5 Questions to Ask When Writing Content

The web was dominated for a decade by two key elements. Search engines and content.5 Questions to Ask When Writing Content

If you wanted  information you asked Google. It was simple.

This led to the rise of a new industry called “search engine optimization” or if you love acronyms “SEO”. Experts good, bad and scammy emerged from the web mist to offer your website the holy grail of being ranked number one on a Google search result page. This was important because that gave you 40% of all clicks. Ranking number one could mean the success or failure of your online business.

This led to dubious practices and activities and content farms that just replicated content popped up. Unique and interesting information was being buried and overwhelmed by poor duplicate content.

Google decided to change the game as their search results were becoming more irrelevant and of lower quality.

They decided to work out ways to identify great content through social signals (hence the launch of Google+) and other technologies that rewards the content creators and not the content copiers.

Google got smarter. The web became more human.

Content on purpose

Content creation on a smarter and social web requires you to ask some questions. So before we start writing our next piece of copy we better stop and ask ourselves what its purpose is when published on the Internet.

  • Is it fresh and unique, or are we just adding to the duplicates, risking to get penalized?
  • Is it readable and persuasive, or it pushes our readers away?
  • Does it answer the questions the readers ask, or are we wasting their time?

Writing a high quality copy requires thorough research on the subject, taking you to all sorts of blogs and articles people from all around the globe have shared, but sadly, this pile of content often consists of far too many articles that fail to comply with the three goals we mentioned above. Not that these three goals of a quality copy are all we should meet, but if you want to truly grab the interest of your target audience, you should give them a second thought before you or your marketing team decide to publish the next post.

Since Google Panda was launched  you should be aware of duplicate content on your website, so writing the unique and quality content is extremely important, with free duplicate content checker PlagSpotter you can find out who steals your works without citing you.

Google is changing copywriting

It is true that Google’s algorithmic updates have caused many transformations in SEO copywriting. We all need to align the way we write with these constant changes. But, instead of us trying to stay one step ahead of the search engine equations, we can create our content with our human audience in mind, and meet them at the finish line.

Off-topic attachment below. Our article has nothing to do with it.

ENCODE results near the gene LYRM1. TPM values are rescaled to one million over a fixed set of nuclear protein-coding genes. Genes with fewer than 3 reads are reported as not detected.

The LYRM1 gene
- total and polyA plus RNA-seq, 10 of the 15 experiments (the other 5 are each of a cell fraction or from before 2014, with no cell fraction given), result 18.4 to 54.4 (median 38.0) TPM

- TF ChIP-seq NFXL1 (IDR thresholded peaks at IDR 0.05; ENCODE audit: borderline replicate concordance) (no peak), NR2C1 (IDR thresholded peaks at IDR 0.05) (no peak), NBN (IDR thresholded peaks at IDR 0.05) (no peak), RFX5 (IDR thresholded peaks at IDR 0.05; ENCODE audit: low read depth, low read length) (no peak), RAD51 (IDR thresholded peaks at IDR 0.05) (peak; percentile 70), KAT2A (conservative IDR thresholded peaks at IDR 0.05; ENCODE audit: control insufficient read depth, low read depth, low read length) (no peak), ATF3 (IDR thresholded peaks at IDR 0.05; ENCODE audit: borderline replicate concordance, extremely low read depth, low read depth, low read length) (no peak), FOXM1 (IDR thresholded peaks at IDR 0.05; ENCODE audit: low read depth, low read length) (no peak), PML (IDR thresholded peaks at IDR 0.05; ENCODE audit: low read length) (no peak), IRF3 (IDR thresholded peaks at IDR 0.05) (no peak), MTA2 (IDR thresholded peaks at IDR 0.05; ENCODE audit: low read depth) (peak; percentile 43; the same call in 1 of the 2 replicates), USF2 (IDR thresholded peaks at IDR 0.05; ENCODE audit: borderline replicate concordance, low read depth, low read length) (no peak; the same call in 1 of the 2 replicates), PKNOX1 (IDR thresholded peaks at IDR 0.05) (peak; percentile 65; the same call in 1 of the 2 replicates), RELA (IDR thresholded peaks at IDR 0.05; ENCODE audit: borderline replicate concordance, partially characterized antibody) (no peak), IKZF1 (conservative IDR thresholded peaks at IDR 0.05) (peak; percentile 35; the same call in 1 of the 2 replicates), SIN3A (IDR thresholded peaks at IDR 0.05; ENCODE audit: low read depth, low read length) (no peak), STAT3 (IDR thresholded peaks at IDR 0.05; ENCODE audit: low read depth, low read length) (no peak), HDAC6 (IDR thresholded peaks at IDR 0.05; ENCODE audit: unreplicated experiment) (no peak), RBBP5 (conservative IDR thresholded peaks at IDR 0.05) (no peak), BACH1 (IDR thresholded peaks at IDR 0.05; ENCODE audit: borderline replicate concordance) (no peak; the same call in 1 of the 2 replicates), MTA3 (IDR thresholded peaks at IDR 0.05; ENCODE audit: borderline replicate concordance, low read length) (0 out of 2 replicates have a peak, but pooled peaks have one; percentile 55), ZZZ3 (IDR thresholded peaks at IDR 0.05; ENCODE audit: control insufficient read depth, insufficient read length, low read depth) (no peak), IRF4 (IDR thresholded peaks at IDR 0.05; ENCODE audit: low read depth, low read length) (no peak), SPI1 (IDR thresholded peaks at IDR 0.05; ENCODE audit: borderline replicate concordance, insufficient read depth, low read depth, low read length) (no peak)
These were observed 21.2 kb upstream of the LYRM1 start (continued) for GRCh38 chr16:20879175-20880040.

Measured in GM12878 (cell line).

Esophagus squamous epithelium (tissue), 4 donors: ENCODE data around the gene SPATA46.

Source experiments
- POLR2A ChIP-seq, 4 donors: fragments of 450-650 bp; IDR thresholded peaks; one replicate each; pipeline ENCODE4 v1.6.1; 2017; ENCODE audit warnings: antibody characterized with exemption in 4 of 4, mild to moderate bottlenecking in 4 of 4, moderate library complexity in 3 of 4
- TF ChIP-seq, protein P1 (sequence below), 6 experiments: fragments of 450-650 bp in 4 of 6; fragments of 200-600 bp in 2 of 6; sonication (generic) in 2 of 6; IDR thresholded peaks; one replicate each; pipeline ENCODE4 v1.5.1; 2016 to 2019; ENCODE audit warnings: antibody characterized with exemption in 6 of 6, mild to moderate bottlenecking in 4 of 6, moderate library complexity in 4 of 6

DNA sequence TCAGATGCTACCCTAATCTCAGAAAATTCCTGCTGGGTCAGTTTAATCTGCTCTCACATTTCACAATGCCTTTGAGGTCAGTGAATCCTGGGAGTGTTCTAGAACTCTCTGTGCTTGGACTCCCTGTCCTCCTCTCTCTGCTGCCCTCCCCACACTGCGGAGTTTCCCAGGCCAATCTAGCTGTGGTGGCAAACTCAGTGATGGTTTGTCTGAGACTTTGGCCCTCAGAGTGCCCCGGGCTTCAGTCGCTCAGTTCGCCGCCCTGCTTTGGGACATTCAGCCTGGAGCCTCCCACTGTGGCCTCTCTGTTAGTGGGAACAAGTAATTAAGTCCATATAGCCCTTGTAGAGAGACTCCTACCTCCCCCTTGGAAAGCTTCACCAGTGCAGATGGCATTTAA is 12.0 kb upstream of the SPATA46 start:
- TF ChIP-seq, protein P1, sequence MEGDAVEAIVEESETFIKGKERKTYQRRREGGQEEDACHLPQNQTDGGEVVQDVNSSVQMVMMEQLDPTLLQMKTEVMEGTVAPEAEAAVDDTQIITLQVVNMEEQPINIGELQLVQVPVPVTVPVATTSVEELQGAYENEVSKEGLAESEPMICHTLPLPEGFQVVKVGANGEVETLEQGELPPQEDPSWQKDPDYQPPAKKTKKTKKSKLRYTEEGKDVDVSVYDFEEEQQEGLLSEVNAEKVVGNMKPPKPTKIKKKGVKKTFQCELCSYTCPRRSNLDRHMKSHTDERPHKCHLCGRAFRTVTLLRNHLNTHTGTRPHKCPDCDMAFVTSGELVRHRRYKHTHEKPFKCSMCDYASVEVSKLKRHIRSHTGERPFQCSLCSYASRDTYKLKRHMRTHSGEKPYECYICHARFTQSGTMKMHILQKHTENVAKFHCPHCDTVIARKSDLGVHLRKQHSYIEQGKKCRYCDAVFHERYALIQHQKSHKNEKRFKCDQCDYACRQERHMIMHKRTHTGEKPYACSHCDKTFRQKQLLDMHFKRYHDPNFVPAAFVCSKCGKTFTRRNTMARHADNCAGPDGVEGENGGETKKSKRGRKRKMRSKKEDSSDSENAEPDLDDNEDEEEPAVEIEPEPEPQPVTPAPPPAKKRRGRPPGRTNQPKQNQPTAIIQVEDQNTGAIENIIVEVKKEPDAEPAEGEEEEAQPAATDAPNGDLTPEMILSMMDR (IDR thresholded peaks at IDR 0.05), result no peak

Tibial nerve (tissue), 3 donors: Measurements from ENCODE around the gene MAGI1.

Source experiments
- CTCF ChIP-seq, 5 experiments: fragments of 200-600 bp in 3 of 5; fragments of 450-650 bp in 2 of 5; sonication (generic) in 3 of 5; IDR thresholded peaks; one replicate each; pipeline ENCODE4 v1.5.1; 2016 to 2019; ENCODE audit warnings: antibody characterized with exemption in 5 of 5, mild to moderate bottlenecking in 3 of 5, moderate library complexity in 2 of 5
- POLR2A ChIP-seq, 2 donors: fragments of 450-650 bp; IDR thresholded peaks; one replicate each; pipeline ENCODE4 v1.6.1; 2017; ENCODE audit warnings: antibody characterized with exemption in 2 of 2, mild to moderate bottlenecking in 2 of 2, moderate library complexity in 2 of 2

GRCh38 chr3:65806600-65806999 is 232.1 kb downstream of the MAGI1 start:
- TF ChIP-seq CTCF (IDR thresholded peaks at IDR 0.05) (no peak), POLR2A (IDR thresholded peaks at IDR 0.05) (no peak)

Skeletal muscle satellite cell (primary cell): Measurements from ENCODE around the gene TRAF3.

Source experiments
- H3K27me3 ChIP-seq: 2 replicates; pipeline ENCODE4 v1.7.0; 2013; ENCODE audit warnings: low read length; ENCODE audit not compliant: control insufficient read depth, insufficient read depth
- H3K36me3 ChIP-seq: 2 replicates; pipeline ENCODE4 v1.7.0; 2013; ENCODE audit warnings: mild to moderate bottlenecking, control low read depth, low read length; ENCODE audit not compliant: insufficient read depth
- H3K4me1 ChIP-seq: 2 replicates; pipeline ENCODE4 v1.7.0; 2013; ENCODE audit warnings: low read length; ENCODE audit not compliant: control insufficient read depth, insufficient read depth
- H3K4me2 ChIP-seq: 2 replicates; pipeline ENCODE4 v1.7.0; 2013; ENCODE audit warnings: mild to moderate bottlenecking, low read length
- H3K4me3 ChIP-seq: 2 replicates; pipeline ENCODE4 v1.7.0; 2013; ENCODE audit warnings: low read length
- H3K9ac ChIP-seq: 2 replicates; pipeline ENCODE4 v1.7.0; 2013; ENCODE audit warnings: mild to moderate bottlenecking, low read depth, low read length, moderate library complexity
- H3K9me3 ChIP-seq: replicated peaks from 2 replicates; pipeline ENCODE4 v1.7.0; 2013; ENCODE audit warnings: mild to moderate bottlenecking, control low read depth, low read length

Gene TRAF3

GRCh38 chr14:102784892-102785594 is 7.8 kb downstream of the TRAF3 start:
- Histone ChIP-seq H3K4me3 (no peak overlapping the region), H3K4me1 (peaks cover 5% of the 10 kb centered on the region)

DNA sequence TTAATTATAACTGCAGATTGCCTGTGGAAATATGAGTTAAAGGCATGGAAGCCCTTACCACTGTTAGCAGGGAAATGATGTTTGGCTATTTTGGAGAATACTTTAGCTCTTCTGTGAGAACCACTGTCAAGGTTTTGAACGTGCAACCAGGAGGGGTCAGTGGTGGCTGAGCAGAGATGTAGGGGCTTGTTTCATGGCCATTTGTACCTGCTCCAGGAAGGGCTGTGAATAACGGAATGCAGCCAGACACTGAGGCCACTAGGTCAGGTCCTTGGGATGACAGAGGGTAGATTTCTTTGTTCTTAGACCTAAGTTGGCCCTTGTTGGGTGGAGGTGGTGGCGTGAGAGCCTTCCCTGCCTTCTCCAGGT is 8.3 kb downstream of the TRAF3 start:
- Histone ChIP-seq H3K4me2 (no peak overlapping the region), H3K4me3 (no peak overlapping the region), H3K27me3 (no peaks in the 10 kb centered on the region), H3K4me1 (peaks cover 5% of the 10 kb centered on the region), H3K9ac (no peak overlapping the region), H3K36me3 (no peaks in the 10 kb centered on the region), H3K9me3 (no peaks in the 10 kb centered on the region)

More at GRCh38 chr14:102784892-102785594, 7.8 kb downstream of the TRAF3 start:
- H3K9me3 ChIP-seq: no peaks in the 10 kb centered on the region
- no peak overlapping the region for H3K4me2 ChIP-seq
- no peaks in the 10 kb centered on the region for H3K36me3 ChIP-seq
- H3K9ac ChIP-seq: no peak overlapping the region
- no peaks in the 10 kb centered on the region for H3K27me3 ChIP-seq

Google will always have good user experience as their primary goal, and each update they make will be in the direction of better understanding of the content from a human perspective. If you guide your copywriting to provide what your readers look for, not only that you’ll get more loyal audience that loves to come to your website and read what’s new, but Google will also award your actions with a higher ranking in their search result pages.

So how should you write?

Here’s what you should ask yourself before you publish your writing on the Internet:

#1. Would my friends or colleagues walk away if I read this to them?

Read your copy out loud to better understand the flow for each sentence and paragraph and to see if the content is interesting enough to capture the interest of an audience. This will also allow you to clean up your typos, punctuation errors and unnecessary words.

#2. Do the headlines in the copy explain enough about its content?

If somebody reads only the headers of your article, will they understand what the article is about and what is its main idea? Ideally, the headlines should, provide transition and a description for each of the paragraphs.

#3. Are the keywords repeating too often?

When writing content for the Internet there must be some focus on the important keywords, but the density should always float somewhere in between 1% and 3% if we don’t want the writing to sound forced or spammy.

#4. Are my intentions being honest as a writer?

Why are you writing this copy? What is your purpose with it? Is it a complete plagiarism, or an effective idea sharing? Provide your readers with links to other websites, articles, pictures or videos related to your content to be able to achieve better SEO.

#5. Does the copy offer anything new to the readers?

This question builds off the previous point – will those who read your writing learn something new? Your content should match your goal of satisfying the curiosity your audience has on the particular subject. Only new, fresh and organic content is the way to more quality visits and better rankings.